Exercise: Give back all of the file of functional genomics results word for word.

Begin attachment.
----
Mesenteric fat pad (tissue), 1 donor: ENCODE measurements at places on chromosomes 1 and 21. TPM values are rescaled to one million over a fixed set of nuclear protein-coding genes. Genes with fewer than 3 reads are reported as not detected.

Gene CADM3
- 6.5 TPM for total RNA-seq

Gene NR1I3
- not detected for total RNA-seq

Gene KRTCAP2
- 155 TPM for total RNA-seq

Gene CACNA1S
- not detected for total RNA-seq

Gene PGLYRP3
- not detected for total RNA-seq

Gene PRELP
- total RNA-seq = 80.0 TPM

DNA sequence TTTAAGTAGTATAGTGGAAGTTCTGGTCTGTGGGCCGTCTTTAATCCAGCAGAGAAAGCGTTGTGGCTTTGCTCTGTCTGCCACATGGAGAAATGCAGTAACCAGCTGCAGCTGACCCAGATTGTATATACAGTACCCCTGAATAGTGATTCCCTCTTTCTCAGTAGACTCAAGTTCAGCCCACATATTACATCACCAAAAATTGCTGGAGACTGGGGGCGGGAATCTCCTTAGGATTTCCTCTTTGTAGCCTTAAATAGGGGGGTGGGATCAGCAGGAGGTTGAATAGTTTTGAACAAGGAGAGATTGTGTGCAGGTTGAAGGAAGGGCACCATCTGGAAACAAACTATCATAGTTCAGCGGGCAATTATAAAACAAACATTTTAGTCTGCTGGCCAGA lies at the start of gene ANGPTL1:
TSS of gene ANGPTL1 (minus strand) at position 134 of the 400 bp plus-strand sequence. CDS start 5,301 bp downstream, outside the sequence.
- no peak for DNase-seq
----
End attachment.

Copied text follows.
Mesenteric fat pad (tissue), 1 donor: ENCODE measurements at places on chromosomes 1 and 21. TPM values are rescaled to one million over a fixed set of nuclear protein-coding genes. Genes with fewer than 3 reads are reported as not detected.

Gene CADM3
- 6.5 TPM for total RNA-seq

Gene NR1I3
- not detected for total RNA-seq

Gene KRTCAP2
- 155 TPM for total RNA-seq

Gene CACNA1S
- not detected for total RNA-seq

Gene PGLYRP3
- not detected for total RNA-seq

Gene PRELP
- total RNA-seq = 80.0 TPM

DNA sequence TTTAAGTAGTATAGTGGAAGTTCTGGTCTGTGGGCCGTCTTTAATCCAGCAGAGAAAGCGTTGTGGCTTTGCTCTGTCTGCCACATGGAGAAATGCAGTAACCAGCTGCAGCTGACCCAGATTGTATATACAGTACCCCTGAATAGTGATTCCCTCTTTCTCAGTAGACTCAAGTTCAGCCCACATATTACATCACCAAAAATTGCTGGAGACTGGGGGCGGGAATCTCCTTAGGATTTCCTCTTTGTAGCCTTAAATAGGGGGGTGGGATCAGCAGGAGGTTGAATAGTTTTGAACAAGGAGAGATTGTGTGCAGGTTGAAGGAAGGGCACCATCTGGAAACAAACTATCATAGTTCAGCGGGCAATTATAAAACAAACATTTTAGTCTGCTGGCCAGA lies at the start of gene ANGPTL1:
TSS of gene ANGPTL1 (minus strand) at position 134 of the 400 bp plus-strand sequence. CDS start 5,301 bp downstream, outside the sequence.
- no peak for DNase-seq